"The Naked Woman" by Theric Jepson
Or have I mentioned this one already? Golly gee whoops.
On to the next issue!

And having read this one, I am now caught up. Good for me. And now I need to renew my subscription....

"Fallen Angels" by Robert J. Sawyer
My one previous foray into Sawyer's oeuvre was ultimately disappointing, but this one was less moralistic and I found it rather enjoyable. Certainly its representation of a hell both genuinely hellish and satisfyingly comfortable was striking and a worthy destination.
"Stella Ryman and the Case of the Vanishing Resident" by Mel Anastasiou
As I mentioned regarding the last Stella Ryman story, I love how Anastasiou is taking pulp conventions and using them to tell the relatively "mundane" story of a woman's final years (months? days?) in a nursing home. Also, I bring it up now because I want you to remember it when I follow through on my promise to talk about "Super" again.
"Mermaid Hunt" by Holly Walrath
This was a curious mix---almost an experiment in how much background information you can hint at without ever actually explaining anything. So there are mermaids and I guess there was some great war between us and them and...well I can give you quite a few details but their exact connections are unclear. And that's okay. It's short and strange and uncomfortable and lovely.
"It Was Summer When He Left" by Marta Salek
This story is near-future Australia and a couple is split up when one is sent to space (rather as in this nice little short-film). The story particularly interests me for two reasons. First is its depiction of sex and pregnancy which strikes me as very . . . female (which might sound like I'm being dismissive, but not so---if anything, assume the opposite). Second is its point-of-view, which is simultaneously broad (never leaving the property, rarely leaving her bed) and multigalactic. This is possible because of the protag's relationship with her beloved (and a little alien tech, natch) which makes their mix of nearing and distancing all the more painful. I'm thinking also of an issue of One Story I'm now reading that finds feminism in the same place Alice Walker's "Everyday Use" did---in the lives women live rather than the lives their daughters wish they had. It's a bit more of a stretch for "It Was Summer" than these other two stories, but in all three cases we see a woman who is embodied as a woman and opens the door for us to find meaning in her experiences.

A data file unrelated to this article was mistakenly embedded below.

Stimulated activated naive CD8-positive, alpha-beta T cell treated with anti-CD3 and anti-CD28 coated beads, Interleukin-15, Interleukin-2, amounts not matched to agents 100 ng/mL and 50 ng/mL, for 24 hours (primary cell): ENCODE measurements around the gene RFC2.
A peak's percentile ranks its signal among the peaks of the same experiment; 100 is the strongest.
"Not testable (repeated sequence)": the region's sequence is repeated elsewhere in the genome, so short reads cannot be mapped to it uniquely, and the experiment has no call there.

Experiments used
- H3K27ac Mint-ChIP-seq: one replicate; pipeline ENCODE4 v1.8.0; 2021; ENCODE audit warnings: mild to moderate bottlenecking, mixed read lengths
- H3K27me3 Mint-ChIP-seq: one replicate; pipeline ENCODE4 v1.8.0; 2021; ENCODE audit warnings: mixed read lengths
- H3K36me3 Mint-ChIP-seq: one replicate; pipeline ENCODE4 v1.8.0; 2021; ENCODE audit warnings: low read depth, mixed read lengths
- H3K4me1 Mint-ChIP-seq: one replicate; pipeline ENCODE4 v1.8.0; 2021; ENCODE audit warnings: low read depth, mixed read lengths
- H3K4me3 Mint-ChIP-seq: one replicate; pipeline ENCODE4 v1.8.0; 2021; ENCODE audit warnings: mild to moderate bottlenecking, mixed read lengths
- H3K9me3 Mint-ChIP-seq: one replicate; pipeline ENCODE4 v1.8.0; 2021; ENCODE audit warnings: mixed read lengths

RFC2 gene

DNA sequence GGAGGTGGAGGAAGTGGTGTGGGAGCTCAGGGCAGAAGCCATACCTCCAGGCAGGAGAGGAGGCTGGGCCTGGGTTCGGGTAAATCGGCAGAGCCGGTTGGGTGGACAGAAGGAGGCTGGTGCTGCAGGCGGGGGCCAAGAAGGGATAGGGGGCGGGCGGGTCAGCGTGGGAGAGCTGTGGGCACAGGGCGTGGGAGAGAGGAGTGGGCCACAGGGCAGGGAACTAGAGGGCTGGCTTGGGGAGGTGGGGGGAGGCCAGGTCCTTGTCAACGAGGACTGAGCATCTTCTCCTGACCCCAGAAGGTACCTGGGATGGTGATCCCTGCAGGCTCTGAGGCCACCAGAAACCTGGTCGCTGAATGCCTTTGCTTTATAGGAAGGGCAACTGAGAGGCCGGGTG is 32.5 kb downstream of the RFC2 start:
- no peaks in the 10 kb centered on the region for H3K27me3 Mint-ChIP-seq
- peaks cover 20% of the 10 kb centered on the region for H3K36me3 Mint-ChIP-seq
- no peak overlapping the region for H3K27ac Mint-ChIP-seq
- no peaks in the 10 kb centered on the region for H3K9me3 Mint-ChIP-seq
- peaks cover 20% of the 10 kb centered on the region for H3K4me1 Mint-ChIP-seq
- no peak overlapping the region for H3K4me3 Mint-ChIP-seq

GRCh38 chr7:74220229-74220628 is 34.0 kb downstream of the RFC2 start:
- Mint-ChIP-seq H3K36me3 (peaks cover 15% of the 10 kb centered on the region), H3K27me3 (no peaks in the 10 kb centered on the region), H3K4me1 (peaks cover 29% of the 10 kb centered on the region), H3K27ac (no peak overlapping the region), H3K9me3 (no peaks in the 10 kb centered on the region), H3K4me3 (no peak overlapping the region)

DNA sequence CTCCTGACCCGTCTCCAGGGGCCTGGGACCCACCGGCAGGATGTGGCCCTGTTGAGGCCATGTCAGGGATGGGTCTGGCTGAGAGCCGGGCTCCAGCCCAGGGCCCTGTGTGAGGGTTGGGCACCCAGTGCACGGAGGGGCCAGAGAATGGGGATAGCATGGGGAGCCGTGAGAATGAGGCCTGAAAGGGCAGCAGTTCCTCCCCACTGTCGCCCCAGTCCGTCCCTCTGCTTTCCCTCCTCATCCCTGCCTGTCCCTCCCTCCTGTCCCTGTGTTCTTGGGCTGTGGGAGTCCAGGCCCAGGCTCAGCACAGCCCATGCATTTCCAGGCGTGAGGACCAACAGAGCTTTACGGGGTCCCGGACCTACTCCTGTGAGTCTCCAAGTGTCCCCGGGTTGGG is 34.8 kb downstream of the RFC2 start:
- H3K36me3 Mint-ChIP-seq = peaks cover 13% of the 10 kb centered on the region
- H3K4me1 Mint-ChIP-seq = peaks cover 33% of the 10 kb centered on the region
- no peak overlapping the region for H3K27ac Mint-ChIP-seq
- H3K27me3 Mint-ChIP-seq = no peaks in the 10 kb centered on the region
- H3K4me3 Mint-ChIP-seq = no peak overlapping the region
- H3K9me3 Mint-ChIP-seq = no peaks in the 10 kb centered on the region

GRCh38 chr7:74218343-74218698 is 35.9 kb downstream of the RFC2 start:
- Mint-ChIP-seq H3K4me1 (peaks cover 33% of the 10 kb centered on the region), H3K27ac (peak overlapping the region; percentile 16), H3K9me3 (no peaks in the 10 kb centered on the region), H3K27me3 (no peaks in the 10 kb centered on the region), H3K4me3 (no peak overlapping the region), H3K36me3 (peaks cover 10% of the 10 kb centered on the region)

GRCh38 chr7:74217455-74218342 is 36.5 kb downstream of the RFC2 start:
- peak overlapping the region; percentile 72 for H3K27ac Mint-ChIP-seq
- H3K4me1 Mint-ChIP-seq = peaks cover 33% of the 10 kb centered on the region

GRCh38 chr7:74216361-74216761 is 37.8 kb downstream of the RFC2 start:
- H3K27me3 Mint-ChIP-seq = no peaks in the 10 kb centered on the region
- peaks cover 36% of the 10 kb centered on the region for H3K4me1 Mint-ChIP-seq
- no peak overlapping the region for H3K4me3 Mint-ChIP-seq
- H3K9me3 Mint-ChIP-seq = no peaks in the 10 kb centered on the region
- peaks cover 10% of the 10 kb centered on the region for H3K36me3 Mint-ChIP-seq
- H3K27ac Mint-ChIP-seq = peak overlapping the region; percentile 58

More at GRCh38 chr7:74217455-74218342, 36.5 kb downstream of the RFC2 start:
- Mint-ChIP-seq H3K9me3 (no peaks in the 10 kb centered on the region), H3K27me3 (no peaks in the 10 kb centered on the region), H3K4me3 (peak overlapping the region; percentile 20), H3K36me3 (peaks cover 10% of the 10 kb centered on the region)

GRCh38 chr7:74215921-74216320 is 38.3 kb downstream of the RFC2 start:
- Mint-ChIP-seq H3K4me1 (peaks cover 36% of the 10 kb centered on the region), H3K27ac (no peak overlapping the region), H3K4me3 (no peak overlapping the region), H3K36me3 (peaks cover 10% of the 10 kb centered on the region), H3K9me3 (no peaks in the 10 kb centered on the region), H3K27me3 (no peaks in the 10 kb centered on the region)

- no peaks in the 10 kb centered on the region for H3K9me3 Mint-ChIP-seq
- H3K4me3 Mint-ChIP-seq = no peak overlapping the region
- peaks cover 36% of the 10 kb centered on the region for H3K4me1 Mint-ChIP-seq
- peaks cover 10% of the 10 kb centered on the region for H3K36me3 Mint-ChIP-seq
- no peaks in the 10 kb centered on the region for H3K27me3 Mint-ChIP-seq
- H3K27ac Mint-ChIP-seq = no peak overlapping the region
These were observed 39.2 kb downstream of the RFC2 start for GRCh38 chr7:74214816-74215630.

But I only know what I'm saying to a certain point. Which is why we need fiction.
Anyway, "It Was Summer"---like the Stella Ryman stories and "Super" (among others) are unusual in my sf/f/othergenre reading (probably because the genres have been traditionally dominated by men) in that they are at their core stories about women's experiences---experiences not-women can't really have. In other words, they are providing a perspective I haven't really bumped into much in my reading. I mean---I read a lot of books both by and about women, but the genres matter and in the genres my experiences are less when it comes to by-and-about-women. And stories like these in particular force me to confront questions that strike me as important in this moment of time.

Anyway, I've already written more than I intended to.

Can I mention without seeming creepy at this point that you should read "The Naked Woman"?


Feature films 2015: third quarter


In theaters:

Mad Max: Fury Road (2015): I've never seen the original trilogy and the trailers didn't really interest me. Not until I read an article in WIRED telling me the film used minimal CG was my interest peaked. And then the reviews. People loved it! Not just fanboys but actual adults. And George Miller makes good movies. I love the Babe movies (he wrote both, directed the second), after all. Anyway, we went. And it lived up to the hype. That night as we were reading articles and interviews in bed, Lady Steed instantly and emphatically agreed with the word masterpiece in one article's title. At any rate, it reminds me that action movies, as a genre, don't have to be disposable. Maybe it will lead to some smart risk-taking by the studios? One can hope.

Me and Earl and the Dying Girl (2015): I'd picked up a free poster for this movie the night before at Mad Max. It's a cool poster and since it's a theatrical poster, it's mirror-image on the back. So you know I'm hanging it up in my classroom. In which case I ought to see it. So we did. I loved it. Twenty-four hours after viewing its weaknesses become more apparent, but it's still a smart, fun, honest movie. And the compositions! I kept thinking the phrase every-frame-a-painting. Plus the meta elements of the films Greg and Earl make, the stop motion. Basically the only real crime was it tapped into my current Great Pet Peeve which was having the bell ring on a high school class with neither the teacher nor the students apparently having any idea class was about over. Come on. That never happens.